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$199 Lease Deals for October 2017

Car and Driver Logo By John Pearley Huffman of Car and Driver | Slide 1 of 10: The mainstream is a deep stream. This is where vehicles sell in massive volume and dealers streamline their transactions to move the metal. This is the pretty-nice, solid-value, smart-shopper part of the market. This is the place where leases go for somewhere around $200 per month.The charts attached here are guides to this deep end of the leasing market. They show the national and regional lease deals your harried reporter could find featured on manufacturer websites. It’s not a comprehensive survey, but there’s useful information here. Think of these charts as lane bumpers at the bowling alley; we’re keeping you out of the gutters, but you throw the balls and you knock down the pins. Leasing isn’t for everyone. But it may be advantageous for anyone who can confidently predict their own future and knows how to mildly gain a tax advantage. You may wish to consult your accountant, your attorney, and your recently paroled tax-felon relatives before deciding whether leasing a new vehicle is the right choice for you.Remember, all the components of a lease are at least potentially negotiable. And the right lease for you may be through a bank, a credit union, or an independent leasing company rather than an automaker’s financing arm.The $199 target price here is a rather loose one. And while some regional deals are at $199, other regions can offer the same vehicle at lower or higher rates. The charts include calculations for the total cost of each lease: money due at signing, total monthly payments, and additional costs such as lease-end disposition fees. Then we divide that total by the number of allowed miles in the lease to calculate a cost-per-mile charge assuming full use of the allotted miles.Note that all of these offers are reserved for people with supershiny credit ratings. There may be other deals offered for those of us with ratings that have a duller, matte-finish status.Every month the deals change. And this month, these are the highlights.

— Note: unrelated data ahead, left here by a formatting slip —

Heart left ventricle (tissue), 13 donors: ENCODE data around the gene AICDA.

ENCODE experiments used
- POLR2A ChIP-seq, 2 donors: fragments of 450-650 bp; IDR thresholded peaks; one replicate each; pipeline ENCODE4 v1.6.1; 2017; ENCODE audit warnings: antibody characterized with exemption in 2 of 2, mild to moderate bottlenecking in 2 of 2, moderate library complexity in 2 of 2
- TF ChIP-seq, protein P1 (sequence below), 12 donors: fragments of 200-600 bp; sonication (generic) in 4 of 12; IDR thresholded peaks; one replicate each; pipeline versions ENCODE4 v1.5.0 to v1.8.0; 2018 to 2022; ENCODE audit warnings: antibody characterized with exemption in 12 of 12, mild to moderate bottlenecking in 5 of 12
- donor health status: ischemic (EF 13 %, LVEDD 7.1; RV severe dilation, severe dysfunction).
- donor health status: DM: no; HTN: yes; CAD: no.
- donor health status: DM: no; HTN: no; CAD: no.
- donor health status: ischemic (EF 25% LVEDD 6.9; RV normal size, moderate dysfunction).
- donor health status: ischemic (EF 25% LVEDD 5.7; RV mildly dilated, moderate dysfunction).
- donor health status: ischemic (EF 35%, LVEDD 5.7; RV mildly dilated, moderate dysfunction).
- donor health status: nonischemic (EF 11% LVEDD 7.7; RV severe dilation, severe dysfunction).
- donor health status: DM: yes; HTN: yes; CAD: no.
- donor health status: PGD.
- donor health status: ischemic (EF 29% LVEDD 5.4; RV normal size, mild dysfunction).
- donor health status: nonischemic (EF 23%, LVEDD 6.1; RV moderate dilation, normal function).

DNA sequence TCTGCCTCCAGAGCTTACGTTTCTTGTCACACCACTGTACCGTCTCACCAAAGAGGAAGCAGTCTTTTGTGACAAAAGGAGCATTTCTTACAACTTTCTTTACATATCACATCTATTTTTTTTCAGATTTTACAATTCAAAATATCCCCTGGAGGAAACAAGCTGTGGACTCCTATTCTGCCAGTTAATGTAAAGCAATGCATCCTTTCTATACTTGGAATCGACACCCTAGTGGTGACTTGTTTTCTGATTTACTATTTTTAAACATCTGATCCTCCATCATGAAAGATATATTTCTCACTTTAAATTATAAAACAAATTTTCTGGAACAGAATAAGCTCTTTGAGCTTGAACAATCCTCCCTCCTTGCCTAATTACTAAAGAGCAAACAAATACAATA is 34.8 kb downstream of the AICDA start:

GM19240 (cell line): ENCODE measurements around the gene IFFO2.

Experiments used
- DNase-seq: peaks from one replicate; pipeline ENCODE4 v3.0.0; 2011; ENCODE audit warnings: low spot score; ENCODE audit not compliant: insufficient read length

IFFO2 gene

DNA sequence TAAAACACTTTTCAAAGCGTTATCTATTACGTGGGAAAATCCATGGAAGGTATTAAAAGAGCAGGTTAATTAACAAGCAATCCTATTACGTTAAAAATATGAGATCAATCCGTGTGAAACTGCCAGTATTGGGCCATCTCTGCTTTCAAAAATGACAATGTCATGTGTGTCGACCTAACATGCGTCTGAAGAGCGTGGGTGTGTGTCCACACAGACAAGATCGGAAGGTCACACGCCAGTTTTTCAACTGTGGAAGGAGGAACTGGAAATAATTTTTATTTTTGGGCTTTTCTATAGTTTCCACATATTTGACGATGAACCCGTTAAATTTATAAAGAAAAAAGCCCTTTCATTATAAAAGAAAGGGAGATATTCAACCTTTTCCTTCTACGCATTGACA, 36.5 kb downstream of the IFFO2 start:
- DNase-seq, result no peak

$199 Lease Deals for October 2017

The mainstream is a deep stream. This is where vehicles sell in massive volume and dealers streamline their transactions to move the metal. This is the pretty-nice, solid-value, smart-shopper part of the market. This is the place where leases go for somewhere around $200 per month.

The charts attached here are guides to this deep end of the leasing market. They show the national and regional lease deals your harried reporter could find featured on manufacturer websites. It’s not a comprehensive survey, but there’s useful information here. Think of these charts as lane bumpers at the bowling alley; we’re keeping you out of the gutters, but you throw the balls and you knock down the pins.

Leasing isn’t for everyone. But it may be advantageous for anyone who can confidently predict their own future and knows how to mildly gain a tax advantage. You may wish to consult your accountant, your attorney, and your recently paroled tax-felon relatives before deciding whether leasing a new vehicle is the right choice for you.

Remember, all the components of a lease are at least potentially negotiable. And the right lease for you may be through a bank, a credit union, or an independent leasing company rather than an automaker’s financing arm.

The $199 target price here is a rather loose one. And while some regional deals are at $199, other regions can offer the same vehicle at lower or higher rates. The charts include calculations for the total cost of each lease: money due at signing, total monthly payments, and additional costs such as lease-end disposition fees. Then we divide that total by the number of allowed miles in the lease to calculate a cost-per-mile charge assuming full use of the allotted miles.

Note that all of these offers are reserved for people with supershiny credit ratings. There may be other deals offered for those of us with ratings that have a duller, matte-finish status.

Every month the deals change. And this month, these are the highlights.

© John Pearley Huffman

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